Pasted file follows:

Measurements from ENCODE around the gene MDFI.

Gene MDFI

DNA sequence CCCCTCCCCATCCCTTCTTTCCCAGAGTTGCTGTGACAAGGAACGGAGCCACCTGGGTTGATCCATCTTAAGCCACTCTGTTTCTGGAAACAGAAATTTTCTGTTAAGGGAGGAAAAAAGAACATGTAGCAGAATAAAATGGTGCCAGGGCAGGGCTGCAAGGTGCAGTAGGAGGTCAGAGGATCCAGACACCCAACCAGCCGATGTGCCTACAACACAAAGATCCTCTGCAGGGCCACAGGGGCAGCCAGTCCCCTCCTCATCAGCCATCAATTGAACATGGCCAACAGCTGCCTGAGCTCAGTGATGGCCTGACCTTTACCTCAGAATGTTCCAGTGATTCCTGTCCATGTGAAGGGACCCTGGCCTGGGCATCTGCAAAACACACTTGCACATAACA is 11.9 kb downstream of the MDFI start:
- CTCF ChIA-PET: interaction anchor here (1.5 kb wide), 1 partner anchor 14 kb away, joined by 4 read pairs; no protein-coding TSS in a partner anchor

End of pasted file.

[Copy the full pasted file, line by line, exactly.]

Measurements from ENCODE around the gene MDFI.

Gene MDFI

DNA sequence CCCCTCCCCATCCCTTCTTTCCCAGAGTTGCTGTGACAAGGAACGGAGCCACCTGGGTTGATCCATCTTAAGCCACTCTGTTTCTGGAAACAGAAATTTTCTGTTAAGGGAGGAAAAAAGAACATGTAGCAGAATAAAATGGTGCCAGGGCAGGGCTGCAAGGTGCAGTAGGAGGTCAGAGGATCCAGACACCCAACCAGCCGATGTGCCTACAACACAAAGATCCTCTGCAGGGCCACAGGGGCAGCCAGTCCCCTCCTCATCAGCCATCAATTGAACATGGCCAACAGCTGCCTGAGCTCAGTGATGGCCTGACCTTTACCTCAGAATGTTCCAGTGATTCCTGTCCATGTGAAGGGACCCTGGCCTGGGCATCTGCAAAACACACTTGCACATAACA is 11.9 kb downstream of the MDFI start:
- CTCF ChIA-PET: interaction anchor here (1.5 kb wide), 1 partner anchor 14 kb away, joined by 4 read pairs; no protein-coding TSS in a partner anchor